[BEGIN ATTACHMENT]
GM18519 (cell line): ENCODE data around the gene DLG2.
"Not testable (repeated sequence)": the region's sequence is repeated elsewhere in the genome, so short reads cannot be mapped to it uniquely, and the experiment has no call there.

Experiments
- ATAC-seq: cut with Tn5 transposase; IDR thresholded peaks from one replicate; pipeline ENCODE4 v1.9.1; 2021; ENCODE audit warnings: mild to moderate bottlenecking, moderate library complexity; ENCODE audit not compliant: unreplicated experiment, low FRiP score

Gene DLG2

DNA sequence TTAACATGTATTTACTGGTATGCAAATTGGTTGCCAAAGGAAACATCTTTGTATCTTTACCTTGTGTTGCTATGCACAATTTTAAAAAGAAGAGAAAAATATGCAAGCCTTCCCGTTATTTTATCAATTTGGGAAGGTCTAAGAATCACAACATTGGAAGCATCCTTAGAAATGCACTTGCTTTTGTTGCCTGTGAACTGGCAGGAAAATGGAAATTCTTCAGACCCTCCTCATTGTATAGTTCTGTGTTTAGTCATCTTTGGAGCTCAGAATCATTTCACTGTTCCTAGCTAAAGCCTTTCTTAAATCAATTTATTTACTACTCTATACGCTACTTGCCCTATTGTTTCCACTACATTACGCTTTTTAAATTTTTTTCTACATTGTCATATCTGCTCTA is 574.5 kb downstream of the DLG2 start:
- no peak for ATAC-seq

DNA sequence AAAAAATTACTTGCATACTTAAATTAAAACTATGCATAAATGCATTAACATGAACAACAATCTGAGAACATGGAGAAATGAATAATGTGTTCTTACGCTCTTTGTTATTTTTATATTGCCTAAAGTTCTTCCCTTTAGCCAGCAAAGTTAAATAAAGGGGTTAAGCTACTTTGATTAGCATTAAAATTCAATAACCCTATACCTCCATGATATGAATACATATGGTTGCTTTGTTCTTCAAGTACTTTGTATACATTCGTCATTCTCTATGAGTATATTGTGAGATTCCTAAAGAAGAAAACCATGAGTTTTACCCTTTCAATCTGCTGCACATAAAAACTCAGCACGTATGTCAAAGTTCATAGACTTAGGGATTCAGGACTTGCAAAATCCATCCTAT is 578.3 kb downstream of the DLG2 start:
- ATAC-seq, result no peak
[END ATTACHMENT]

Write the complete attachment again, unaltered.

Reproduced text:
GM18519 (cell line): ENCODE data around the gene DLG2.
"Not testable (repeated sequence)": the region's sequence is repeated elsewhere in the genome, so short reads cannot be mapped to it uniquely, and the experiment has no call there.

Experiments
- ATAC-seq: cut with Tn5 transposase; IDR thresholded peaks from one replicate; pipeline ENCODE4 v1.9.1; 2021; ENCODE audit warnings: mild to moderate bottlenecking, moderate library complexity; ENCODE audit not compliant: unreplicated experiment, low FRiP score

Gene DLG2

DNA sequence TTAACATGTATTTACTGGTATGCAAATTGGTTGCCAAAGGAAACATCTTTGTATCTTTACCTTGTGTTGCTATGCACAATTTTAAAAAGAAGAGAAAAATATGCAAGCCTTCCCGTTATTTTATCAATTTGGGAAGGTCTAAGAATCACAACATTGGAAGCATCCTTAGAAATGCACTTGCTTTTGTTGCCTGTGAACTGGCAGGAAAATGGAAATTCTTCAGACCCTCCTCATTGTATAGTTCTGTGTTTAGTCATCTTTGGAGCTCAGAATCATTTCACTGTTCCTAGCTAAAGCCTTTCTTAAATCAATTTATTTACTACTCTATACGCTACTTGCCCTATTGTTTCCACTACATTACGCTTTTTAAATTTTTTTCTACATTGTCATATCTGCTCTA is 574.5 kb downstream of the DLG2 start:
- no peak for ATAC-seq

DNA sequence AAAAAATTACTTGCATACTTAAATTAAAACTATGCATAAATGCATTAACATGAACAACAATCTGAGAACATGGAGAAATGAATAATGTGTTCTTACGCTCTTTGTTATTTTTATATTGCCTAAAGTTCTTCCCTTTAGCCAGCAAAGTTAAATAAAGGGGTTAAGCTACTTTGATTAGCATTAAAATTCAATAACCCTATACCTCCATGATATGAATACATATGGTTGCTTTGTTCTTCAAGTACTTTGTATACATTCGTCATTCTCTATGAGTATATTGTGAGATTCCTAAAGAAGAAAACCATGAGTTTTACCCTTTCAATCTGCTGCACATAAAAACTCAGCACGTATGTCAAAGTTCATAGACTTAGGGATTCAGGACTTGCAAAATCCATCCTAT is 578.3 kb downstream of the DLG2 start:
- ATAC-seq, result no peak